I think you are absolutely right to watch what chemicals are used. We are unwittingly stumbling forward and not considering what we are doing to the oceans which is where a huge amount of our chemicals end up.
I dipped into this (excuse the pun) on the swimming pool group forum. http://www.survivefrance.com/group/swimming-pools/forum/topics/co2-and-your-swimming-pool
I am unsure of global warming because the heat must either come from the sun or underwater volcanoes but what is very worrying is the Co2 levels are reducing the pH of the oceans and they act as eco systems to keep the planet alive.
I was fortunate enough to meet up with Dr Howard Dryden a marine biologist who together with many others has theories on why the ocean is becoming more acidic and it's down to chemical waste from factories and what we are putting onto the land that is getting into rivers and then the sea.
If the plotted graphs of the acidification of the oceans follow their current path the fish will not survive as they are very sensitive to slight changes in water pH. This is likely within our lifetime.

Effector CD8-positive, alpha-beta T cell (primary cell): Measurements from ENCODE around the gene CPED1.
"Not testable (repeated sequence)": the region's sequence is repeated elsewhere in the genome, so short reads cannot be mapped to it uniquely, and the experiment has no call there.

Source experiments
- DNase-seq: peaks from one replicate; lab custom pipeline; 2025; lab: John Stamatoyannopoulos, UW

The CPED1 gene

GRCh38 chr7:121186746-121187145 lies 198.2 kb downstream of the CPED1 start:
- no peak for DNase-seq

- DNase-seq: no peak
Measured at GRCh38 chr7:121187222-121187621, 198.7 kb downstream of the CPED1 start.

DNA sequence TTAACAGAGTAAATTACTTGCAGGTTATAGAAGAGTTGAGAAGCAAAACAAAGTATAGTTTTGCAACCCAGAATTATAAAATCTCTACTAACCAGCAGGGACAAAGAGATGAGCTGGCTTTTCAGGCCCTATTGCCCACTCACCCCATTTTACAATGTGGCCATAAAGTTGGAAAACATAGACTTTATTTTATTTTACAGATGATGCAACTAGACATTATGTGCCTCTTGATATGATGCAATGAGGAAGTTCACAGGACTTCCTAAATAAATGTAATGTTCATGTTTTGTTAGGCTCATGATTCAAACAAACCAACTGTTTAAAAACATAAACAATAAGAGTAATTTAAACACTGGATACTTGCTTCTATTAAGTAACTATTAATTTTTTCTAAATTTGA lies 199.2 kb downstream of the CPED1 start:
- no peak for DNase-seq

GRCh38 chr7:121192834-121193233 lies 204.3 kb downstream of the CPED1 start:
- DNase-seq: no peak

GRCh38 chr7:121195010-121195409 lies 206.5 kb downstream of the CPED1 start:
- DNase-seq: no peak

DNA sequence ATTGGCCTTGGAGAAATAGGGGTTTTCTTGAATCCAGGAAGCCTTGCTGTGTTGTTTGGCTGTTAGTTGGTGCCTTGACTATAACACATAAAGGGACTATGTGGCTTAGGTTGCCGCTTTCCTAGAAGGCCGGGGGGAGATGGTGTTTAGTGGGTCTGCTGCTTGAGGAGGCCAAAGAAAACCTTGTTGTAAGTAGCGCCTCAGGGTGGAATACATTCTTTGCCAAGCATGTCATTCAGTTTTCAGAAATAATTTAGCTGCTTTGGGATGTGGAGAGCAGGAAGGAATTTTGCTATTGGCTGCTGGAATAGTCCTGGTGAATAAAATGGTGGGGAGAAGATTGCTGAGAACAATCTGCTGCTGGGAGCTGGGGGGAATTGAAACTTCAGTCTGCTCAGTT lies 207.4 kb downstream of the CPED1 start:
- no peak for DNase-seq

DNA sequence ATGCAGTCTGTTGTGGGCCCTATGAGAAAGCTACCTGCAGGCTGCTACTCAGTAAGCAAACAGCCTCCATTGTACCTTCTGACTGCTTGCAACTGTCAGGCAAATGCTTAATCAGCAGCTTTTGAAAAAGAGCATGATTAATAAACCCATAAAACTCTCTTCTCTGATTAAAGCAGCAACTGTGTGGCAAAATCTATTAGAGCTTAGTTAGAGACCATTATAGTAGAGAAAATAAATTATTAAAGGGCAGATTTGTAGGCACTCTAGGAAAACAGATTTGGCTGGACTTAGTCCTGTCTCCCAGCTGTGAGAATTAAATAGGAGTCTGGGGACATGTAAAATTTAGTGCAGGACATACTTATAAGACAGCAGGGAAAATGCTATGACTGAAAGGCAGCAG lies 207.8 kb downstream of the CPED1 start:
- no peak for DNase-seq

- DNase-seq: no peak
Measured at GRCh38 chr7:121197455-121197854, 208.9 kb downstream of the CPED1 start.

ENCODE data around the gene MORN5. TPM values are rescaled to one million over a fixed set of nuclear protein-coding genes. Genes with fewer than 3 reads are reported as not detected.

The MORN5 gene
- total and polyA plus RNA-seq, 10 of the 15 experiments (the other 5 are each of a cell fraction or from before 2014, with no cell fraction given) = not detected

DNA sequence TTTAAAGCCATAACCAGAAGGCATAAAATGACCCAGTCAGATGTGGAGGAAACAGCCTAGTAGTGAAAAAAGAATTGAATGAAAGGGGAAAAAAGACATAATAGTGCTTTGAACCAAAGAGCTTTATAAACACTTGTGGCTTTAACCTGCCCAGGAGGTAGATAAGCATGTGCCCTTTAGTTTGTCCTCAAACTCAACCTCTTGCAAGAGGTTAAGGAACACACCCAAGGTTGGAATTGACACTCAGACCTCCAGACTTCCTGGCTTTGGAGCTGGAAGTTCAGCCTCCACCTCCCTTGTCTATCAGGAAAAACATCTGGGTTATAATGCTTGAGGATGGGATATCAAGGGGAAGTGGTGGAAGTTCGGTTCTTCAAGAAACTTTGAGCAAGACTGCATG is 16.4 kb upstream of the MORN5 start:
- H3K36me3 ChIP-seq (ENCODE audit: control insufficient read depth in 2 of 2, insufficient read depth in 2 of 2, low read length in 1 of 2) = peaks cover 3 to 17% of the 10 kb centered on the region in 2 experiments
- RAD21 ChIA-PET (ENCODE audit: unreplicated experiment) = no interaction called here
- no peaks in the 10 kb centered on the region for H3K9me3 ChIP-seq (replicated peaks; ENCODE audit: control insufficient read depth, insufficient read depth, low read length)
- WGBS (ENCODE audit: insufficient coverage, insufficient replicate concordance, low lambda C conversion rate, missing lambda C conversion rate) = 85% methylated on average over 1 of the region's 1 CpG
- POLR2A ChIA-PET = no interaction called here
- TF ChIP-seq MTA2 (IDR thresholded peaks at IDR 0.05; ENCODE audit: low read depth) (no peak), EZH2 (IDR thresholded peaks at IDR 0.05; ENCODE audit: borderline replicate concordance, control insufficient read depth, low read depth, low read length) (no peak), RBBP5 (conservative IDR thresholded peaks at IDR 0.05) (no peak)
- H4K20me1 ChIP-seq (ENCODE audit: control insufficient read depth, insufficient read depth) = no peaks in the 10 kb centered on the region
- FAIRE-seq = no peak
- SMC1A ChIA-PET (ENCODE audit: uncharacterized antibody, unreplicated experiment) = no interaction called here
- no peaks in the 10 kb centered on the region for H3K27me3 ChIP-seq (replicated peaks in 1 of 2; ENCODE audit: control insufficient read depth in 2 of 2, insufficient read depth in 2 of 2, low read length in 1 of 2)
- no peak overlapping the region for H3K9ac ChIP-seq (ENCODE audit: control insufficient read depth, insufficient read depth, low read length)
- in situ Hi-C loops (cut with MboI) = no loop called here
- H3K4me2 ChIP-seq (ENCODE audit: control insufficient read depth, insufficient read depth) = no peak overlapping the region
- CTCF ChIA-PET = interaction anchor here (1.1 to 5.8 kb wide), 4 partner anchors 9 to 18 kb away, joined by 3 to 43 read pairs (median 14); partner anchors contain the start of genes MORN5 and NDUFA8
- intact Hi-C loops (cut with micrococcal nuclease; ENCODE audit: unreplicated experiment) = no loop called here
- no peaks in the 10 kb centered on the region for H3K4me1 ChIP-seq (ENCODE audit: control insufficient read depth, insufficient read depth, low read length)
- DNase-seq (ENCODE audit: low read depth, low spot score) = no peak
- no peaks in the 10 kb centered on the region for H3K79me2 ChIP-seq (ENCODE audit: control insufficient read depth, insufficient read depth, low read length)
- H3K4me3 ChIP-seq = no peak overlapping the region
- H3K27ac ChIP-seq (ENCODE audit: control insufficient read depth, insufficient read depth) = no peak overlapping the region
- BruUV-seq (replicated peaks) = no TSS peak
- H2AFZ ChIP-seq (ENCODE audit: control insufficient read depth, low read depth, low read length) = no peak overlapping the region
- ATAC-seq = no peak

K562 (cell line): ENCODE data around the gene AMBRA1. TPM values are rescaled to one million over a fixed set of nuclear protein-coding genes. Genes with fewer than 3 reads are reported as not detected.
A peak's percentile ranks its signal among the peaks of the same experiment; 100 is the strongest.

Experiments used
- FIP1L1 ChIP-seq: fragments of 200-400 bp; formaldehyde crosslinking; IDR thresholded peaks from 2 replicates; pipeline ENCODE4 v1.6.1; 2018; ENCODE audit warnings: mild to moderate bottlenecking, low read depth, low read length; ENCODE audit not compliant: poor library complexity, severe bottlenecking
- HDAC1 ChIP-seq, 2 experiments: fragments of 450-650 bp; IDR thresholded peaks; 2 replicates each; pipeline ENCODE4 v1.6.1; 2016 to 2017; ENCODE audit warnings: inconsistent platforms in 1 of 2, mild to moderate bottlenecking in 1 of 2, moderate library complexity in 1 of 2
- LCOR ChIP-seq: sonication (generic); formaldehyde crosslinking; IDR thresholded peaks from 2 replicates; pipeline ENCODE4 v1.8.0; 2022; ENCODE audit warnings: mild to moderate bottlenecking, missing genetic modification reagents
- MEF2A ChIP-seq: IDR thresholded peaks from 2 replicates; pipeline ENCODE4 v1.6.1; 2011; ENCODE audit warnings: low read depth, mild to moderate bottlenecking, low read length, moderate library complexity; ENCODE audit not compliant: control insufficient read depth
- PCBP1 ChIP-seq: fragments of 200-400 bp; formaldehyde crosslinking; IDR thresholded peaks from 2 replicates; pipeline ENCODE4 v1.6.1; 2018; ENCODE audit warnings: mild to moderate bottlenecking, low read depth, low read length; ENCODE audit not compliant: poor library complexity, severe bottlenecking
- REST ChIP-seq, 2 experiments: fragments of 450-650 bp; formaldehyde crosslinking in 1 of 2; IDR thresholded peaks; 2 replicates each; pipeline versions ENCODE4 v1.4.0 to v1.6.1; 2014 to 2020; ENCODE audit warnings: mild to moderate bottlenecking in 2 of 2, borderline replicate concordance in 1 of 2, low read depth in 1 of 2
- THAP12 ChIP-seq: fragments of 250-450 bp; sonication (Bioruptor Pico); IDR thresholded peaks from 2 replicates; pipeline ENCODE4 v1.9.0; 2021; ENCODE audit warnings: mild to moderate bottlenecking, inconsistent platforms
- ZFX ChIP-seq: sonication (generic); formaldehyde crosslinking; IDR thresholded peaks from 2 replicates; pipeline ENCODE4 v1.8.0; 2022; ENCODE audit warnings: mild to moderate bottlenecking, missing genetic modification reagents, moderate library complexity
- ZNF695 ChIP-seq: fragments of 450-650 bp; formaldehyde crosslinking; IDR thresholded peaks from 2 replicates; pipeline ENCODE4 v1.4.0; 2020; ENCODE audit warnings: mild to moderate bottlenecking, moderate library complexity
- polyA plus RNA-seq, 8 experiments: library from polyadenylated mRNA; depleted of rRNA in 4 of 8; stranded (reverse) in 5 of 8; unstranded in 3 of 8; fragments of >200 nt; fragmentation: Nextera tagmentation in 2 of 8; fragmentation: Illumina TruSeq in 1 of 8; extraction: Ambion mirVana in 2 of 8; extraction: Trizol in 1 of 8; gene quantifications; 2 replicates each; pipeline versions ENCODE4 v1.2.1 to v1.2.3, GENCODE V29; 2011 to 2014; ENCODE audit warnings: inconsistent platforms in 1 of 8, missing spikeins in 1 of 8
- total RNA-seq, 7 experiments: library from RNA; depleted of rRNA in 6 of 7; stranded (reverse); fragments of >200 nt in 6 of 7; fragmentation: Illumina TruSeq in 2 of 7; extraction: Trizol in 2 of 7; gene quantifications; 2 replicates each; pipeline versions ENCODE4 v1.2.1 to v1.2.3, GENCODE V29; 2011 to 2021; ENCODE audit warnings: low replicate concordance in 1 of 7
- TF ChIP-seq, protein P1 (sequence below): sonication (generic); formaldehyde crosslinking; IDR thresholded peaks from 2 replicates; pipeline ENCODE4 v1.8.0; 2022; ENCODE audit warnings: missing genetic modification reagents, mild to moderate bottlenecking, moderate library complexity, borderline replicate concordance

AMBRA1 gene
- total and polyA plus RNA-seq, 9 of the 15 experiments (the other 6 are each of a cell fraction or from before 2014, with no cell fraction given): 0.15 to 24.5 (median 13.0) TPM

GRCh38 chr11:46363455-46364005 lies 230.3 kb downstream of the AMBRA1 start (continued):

We need to reduce our Co2 outputs as well as tackling cleaning and gardening chemicals. I posted on the pool forum because people run pool pumps for most of the day and they are power hungry devices. I have been doing a lot of work on Eco running of pools and it is not necessary to run these powerful pumps any more and the savings in electricity and therefore Co2 production are huge.
I used the calculator on a University web site so I need to double check the figures from another source but the results for my pool are 128kg of Co2 per year. A conventional pool setup 2056kg and a mono block type (Desjoyaux, Magiline, Waterair to name just 3) a colossal 4000kg.
We all need to do our bit.